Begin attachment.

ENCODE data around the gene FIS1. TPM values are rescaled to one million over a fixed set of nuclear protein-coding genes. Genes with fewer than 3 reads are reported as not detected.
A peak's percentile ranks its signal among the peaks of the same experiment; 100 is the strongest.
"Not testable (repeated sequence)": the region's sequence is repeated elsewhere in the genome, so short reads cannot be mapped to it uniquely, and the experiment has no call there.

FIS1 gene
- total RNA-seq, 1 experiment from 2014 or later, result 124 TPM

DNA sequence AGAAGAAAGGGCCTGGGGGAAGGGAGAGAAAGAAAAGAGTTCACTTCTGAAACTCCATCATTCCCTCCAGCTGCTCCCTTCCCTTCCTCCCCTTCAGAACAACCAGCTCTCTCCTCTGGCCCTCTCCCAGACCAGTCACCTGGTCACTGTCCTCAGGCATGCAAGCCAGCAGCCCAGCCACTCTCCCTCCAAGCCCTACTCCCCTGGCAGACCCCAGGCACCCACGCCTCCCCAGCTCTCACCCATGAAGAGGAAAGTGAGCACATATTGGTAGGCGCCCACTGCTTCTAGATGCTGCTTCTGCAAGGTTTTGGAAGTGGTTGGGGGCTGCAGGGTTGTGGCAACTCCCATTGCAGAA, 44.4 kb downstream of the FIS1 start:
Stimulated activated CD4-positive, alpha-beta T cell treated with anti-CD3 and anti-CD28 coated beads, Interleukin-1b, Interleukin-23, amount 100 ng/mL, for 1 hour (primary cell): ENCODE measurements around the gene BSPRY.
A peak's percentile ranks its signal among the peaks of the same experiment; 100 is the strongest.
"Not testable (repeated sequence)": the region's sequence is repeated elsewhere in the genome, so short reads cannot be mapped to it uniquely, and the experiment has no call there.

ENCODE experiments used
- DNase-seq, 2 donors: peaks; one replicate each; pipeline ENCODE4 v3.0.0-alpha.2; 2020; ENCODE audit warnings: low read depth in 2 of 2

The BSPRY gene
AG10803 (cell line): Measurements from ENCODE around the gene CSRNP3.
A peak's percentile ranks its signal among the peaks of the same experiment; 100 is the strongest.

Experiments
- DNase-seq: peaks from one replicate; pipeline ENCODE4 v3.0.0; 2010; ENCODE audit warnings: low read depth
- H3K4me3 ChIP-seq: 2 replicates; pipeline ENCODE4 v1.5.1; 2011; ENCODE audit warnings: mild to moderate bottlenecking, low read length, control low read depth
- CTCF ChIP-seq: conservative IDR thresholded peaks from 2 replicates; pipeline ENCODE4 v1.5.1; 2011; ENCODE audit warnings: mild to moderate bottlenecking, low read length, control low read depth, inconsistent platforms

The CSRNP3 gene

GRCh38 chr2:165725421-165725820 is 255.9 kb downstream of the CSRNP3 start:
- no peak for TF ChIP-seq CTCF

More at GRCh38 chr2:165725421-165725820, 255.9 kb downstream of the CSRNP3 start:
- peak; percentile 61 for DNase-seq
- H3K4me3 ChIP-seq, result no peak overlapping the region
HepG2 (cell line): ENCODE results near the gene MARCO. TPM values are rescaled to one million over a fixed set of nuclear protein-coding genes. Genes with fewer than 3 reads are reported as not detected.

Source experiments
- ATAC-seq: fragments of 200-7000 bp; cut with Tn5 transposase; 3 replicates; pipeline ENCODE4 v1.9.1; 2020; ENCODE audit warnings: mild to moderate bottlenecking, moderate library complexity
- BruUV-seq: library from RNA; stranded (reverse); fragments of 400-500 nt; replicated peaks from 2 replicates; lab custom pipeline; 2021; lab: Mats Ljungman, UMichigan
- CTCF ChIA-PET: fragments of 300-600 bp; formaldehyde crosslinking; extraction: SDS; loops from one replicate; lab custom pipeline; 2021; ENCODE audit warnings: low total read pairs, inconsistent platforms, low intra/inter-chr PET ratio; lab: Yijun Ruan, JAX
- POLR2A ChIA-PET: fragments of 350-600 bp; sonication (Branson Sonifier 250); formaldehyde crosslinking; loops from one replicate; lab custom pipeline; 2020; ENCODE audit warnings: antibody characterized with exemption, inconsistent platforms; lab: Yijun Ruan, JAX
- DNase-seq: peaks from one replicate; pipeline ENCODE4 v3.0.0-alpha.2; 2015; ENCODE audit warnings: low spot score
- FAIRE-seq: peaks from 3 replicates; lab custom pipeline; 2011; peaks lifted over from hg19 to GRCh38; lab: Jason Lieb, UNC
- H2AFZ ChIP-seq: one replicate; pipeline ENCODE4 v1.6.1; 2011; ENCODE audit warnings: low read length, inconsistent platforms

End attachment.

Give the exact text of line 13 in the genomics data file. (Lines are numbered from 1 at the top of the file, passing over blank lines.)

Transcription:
AG10803 (cell line): Measurements from ENCODE around the gene CSRNP3.